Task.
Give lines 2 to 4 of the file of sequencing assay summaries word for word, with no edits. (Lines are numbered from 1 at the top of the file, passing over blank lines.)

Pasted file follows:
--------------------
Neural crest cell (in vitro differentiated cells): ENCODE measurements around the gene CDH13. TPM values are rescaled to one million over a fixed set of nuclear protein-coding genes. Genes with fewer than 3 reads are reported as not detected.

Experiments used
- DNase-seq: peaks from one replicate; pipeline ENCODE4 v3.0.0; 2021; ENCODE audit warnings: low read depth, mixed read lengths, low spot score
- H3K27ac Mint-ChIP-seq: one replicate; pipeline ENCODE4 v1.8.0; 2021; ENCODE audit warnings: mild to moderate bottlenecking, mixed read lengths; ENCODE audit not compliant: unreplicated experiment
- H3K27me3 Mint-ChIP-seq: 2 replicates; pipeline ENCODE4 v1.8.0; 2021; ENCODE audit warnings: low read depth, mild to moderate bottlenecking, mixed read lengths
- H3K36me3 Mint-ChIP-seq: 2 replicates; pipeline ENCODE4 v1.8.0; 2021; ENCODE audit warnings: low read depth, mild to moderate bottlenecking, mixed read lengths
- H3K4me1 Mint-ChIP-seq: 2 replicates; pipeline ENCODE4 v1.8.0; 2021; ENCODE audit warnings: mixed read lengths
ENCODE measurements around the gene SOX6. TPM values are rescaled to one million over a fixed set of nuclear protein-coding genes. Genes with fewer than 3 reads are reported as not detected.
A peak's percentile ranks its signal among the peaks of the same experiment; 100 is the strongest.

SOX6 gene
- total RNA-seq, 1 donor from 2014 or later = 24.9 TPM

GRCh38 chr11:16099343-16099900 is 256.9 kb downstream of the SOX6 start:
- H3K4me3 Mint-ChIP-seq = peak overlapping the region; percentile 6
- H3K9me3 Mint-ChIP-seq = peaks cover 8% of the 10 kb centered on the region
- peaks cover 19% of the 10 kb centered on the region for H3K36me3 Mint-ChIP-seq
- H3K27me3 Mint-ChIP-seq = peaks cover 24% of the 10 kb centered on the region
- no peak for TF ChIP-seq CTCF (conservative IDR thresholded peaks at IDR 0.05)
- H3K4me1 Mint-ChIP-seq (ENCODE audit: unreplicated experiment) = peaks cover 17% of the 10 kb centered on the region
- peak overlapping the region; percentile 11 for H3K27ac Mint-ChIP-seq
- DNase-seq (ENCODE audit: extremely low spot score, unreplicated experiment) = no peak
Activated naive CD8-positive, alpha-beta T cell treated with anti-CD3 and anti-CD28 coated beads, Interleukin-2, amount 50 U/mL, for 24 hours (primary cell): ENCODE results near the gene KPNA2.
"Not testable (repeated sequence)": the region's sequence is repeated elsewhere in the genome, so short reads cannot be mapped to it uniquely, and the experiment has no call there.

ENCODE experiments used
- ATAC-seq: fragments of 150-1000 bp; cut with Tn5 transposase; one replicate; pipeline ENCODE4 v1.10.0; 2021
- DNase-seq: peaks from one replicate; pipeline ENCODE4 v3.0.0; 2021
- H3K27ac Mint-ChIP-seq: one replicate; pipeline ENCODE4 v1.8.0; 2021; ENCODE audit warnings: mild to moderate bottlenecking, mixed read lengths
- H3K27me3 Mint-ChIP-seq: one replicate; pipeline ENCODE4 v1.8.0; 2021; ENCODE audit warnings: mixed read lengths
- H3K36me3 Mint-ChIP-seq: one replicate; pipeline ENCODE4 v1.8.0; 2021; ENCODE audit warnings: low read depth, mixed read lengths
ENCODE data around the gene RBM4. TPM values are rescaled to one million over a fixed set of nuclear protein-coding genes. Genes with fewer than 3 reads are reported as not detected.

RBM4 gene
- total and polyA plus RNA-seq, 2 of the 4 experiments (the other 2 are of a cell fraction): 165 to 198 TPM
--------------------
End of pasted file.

Experiments used
- DNase-seq: peaks from one replicate; pipeline ENCODE4 v3.0.0; 2021; ENCODE audit warnings: low read depth, mixed read lengths, low spot score
- H3K27ac Mint-ChIP-seq: one replicate; pipeline ENCODE4 v1.8.0; 2021; ENCODE audit warnings: mild to moderate bottlenecking, mixed read lengths; ENCODE audit not compliant: unreplicated experiment